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Disputable Core Concepts of Narrative Theory

Edited By Göran Rossholm and Christer Johansson

The present volume is a contribution to the theory of narrative by scholars from various disciplines, mainly scholars from Comparative Literature but also contributors from Philosophy, Psychology and the languages. The essays focus on central terms and concepts in narrative theory over the last forty years. Established narratological concepts, such as narrative, narrator, story, fiction, character, narrative (un)reliability and point of view, but also relational concepts motivated by the expansion of narratology, such as narrative and non-verbal media, narrative and personal identity and narrative and literary genre, are themes dealt with.
In addition to presenting a critical examination of the core concepts of narrative theory, the volume is a demonstration of the vigour of contemporary Nordic narrative theory. The authors work at universities in Denmark, Estonia, Finland, Norway and Sweden, and they all belong to the Nordic Network of Narrative Studies.

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ERIK VAN OOIJEN - Notes on the Conceptualization of Style as Embodied Idiolect in French Structuralism 269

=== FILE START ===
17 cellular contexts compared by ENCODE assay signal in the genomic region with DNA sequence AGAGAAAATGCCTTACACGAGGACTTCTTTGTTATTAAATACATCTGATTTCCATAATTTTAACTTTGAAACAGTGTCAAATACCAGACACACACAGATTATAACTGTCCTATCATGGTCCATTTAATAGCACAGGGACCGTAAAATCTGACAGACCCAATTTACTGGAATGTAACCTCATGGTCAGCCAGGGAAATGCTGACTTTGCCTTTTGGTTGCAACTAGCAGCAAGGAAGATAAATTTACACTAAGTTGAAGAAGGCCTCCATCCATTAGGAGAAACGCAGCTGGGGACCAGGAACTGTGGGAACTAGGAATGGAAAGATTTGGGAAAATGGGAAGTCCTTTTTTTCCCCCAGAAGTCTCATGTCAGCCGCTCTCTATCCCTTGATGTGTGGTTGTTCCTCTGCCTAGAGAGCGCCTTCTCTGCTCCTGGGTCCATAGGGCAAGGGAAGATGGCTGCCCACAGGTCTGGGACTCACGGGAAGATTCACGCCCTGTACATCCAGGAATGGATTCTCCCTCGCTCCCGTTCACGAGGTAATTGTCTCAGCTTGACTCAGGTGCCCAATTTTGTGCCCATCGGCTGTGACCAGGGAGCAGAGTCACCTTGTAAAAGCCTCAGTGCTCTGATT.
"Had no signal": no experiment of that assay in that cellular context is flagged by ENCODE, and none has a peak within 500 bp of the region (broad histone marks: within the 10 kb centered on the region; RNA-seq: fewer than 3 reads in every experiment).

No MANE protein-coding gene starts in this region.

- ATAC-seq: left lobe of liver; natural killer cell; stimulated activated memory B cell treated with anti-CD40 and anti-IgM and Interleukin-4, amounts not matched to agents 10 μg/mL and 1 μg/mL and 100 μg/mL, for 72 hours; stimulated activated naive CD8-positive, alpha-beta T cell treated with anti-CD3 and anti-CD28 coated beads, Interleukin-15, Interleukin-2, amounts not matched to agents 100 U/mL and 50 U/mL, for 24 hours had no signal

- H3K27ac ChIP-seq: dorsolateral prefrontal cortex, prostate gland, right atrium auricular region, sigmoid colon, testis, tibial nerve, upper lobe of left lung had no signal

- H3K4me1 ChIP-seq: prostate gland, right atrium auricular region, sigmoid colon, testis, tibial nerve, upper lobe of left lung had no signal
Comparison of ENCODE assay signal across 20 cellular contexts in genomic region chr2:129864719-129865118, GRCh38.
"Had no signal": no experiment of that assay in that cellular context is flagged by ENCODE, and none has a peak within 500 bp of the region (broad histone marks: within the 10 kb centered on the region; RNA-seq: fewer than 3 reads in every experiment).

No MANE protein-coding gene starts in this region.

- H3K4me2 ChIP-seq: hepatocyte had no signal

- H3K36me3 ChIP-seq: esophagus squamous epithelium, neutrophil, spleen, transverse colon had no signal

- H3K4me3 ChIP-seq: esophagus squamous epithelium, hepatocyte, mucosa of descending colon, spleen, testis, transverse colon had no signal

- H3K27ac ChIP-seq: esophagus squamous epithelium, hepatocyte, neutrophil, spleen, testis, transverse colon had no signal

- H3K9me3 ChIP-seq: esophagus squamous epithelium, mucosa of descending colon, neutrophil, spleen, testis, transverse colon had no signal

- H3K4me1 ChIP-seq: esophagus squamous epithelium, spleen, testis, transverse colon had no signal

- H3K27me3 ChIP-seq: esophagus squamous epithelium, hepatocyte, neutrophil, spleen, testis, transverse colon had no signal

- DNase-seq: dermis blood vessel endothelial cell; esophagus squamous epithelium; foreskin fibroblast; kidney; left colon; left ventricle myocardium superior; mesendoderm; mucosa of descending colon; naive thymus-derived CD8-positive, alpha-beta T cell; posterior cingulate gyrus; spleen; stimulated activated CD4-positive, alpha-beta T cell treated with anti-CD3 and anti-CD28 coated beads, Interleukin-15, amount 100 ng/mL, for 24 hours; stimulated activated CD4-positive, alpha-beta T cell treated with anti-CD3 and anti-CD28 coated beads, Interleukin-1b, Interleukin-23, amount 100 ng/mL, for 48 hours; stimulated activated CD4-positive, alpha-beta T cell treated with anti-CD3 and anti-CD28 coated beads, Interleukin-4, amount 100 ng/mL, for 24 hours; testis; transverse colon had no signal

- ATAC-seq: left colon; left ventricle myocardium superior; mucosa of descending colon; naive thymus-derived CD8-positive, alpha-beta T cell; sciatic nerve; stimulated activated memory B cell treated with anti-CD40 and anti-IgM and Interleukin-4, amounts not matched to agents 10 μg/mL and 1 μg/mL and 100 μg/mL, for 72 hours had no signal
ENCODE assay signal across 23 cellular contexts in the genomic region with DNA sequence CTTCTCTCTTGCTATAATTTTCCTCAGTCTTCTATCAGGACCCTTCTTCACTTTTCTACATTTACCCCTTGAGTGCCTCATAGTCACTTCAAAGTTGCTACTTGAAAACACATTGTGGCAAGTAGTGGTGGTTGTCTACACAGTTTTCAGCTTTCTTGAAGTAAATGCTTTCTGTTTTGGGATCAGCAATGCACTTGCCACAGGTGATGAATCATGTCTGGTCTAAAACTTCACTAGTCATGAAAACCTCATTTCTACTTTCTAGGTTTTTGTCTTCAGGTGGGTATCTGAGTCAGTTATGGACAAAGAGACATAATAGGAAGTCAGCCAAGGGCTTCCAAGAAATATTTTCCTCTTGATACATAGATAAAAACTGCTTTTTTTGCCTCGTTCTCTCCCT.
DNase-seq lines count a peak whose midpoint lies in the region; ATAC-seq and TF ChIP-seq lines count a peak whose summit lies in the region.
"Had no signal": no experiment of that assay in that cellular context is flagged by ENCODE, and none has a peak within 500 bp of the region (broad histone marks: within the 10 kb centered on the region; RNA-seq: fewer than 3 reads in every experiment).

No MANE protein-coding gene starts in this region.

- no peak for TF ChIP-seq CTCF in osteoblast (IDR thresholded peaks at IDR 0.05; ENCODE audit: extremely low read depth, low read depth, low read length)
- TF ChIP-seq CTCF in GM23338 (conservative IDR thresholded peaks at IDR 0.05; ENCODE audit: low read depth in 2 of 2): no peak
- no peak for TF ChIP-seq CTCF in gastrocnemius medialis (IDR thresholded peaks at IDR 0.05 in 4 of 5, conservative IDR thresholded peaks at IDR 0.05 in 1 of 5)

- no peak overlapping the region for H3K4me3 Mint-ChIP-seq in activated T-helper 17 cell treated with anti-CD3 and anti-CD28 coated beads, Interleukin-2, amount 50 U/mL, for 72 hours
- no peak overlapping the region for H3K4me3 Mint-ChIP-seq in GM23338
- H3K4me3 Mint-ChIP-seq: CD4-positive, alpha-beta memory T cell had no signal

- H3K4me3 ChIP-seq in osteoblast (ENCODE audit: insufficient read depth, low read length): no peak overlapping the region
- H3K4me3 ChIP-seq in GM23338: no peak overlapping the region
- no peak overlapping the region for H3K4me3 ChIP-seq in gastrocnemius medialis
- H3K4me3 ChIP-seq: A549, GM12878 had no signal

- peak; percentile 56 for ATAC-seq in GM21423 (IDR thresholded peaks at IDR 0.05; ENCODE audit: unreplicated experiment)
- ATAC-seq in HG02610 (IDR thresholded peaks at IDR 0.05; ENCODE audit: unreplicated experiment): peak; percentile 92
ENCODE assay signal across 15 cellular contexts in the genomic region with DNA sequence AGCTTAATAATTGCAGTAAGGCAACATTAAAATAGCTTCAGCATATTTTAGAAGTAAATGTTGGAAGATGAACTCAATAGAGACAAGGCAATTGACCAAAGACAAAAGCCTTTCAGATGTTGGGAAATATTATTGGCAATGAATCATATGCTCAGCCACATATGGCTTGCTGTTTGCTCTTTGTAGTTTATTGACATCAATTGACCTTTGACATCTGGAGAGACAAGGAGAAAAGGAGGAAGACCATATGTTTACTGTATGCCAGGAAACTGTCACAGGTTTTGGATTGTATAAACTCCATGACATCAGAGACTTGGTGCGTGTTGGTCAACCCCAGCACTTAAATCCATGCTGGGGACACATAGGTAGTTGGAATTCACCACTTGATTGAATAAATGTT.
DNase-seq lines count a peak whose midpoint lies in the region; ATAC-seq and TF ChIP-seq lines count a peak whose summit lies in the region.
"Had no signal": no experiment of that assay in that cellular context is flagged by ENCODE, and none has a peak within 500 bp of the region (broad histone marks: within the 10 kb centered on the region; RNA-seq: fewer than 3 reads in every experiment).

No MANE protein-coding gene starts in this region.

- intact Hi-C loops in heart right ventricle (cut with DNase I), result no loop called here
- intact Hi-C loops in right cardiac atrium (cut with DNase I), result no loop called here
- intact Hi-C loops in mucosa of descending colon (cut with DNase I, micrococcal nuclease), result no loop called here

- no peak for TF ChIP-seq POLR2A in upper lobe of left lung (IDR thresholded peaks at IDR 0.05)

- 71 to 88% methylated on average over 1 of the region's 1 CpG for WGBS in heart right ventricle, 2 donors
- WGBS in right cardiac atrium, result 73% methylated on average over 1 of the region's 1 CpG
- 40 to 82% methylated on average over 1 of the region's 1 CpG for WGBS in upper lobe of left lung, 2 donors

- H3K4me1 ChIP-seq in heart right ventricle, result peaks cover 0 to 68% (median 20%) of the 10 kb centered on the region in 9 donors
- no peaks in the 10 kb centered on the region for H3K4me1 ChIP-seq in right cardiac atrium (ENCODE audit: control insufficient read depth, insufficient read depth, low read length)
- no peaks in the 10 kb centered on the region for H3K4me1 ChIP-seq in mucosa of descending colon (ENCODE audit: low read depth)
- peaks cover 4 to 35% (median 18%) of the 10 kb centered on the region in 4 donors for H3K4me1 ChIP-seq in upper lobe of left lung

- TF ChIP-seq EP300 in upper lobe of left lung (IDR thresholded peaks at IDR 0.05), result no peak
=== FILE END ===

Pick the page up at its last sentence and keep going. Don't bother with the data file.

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269 ERIK VAN OOIJEN Notes on the Conceptualization of Style as Embodied Idiolect in French Structuralism Traditionally, style has been discussed as a matter of custom and op- tion – what verbal form an author should choose to properly express a certain thought – yet stylistics has also had to account for non- customary and non-optional traits of language and the limits of choice imposed by the habitus, disposition and inclinations of particular per- sons. Similarly, also structuralist narratology, defining the work of art as a set of pure functions combined according to the predictable prin- ciples of a narrative code, has had to account for elements appearing strangely afunctional, idiosyncratic, and unexpected (cf. van Ooijen 2008). Both traditions – stylistics and structural poetics – could be said to account, if often indirectly, for the literary work not only as a conceptually spatial and architectural construct or design, but also as the product of a temporal process constituted by a series of contin- gent situations where an indefinite set of material conditions are in- volved. In a poststructural and neomaterialist fashion, Marianne de Jong (2002) has described the act of writing as “an undefinable but material opening or field in which a potentially limitless and unpre- dictable set of systems intersect”, and she points to “biochemical, psychological, psycho-linguistic or social and cultural” factors as but a few examples of such potential systems. I would argue that a similar understanding is latent in the works of early structuralist narratologists like Roland Barthes and Gérard...

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